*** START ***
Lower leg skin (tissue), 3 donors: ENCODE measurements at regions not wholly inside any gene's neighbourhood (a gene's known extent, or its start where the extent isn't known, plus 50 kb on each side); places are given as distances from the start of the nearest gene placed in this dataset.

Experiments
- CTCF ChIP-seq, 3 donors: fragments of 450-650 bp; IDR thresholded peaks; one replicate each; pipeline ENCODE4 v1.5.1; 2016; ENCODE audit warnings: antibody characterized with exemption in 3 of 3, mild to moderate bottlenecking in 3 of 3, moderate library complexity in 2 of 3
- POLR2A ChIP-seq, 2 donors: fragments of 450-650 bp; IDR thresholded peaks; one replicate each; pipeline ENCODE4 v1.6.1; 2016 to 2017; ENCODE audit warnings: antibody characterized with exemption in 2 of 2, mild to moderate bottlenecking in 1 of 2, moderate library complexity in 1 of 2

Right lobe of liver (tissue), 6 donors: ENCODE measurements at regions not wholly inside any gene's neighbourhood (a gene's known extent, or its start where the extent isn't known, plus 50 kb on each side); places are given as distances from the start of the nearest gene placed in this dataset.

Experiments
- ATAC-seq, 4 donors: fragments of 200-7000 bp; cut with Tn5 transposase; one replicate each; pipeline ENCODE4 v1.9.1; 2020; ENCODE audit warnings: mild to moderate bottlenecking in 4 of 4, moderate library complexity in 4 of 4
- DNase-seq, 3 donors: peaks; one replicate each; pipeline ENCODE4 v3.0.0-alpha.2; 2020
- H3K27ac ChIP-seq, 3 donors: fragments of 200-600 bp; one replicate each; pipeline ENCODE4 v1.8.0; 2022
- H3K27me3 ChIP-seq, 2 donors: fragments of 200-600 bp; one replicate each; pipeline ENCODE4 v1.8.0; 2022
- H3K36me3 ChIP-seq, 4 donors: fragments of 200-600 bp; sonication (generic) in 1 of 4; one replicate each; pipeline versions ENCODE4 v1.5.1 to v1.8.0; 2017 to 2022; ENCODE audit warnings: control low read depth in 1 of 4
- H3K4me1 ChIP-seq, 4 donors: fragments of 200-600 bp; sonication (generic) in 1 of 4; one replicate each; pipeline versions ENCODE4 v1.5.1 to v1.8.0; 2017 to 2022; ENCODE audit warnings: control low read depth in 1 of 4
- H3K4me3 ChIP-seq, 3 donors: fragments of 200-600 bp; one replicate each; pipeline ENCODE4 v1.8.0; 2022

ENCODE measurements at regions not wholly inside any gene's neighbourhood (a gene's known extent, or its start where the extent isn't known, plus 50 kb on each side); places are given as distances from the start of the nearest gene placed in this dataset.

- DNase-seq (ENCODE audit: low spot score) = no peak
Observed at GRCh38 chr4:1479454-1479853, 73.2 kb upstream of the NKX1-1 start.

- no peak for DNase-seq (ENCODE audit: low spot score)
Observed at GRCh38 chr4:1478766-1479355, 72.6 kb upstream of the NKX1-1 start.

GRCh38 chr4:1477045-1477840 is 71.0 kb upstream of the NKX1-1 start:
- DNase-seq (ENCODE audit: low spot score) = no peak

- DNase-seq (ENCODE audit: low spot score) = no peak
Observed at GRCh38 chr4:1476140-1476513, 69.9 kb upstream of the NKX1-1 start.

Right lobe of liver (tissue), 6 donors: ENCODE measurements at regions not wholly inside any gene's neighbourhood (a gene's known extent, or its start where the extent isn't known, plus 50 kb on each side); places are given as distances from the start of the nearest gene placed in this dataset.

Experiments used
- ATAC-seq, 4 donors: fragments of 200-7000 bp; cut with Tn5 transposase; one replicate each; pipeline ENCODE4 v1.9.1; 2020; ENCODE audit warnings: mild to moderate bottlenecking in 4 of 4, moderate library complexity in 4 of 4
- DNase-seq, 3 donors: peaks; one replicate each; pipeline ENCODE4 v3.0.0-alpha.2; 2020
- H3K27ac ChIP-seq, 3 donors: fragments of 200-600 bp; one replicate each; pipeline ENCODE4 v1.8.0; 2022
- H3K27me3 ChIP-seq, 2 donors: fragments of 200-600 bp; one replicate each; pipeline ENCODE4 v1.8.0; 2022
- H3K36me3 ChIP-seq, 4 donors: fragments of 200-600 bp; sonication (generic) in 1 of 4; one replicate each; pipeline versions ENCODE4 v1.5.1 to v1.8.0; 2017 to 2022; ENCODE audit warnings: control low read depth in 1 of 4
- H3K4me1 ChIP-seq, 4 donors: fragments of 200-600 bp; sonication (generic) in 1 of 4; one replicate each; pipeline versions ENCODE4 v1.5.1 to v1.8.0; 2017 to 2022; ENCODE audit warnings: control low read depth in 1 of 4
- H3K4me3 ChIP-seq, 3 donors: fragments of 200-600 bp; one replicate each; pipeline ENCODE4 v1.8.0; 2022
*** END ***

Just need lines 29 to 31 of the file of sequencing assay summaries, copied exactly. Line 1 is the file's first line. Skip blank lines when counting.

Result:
- H3K36me3 ChIP-seq, 4 donors: fragments of 200-600 bp; sonication (generic) in 1 of 4; one replicate each; pipeline versions ENCODE4 v1.5.1 to v1.8.0; 2017 to 2022; ENCODE audit warnings: control low read depth in 1 of 4
- H3K4me1 ChIP-seq, 4 donors: fragments of 200-600 bp; sonication (generic) in 1 of 4; one replicate each; pipeline versions ENCODE4 v1.5.1 to v1.8.0; 2017 to 2022; ENCODE audit warnings: control low read depth in 1 of 4
- H3K4me3 ChIP-seq, 3 donors: fragments of 200-600 bp; one replicate each; pipeline ENCODE4 v1.8.0; 2022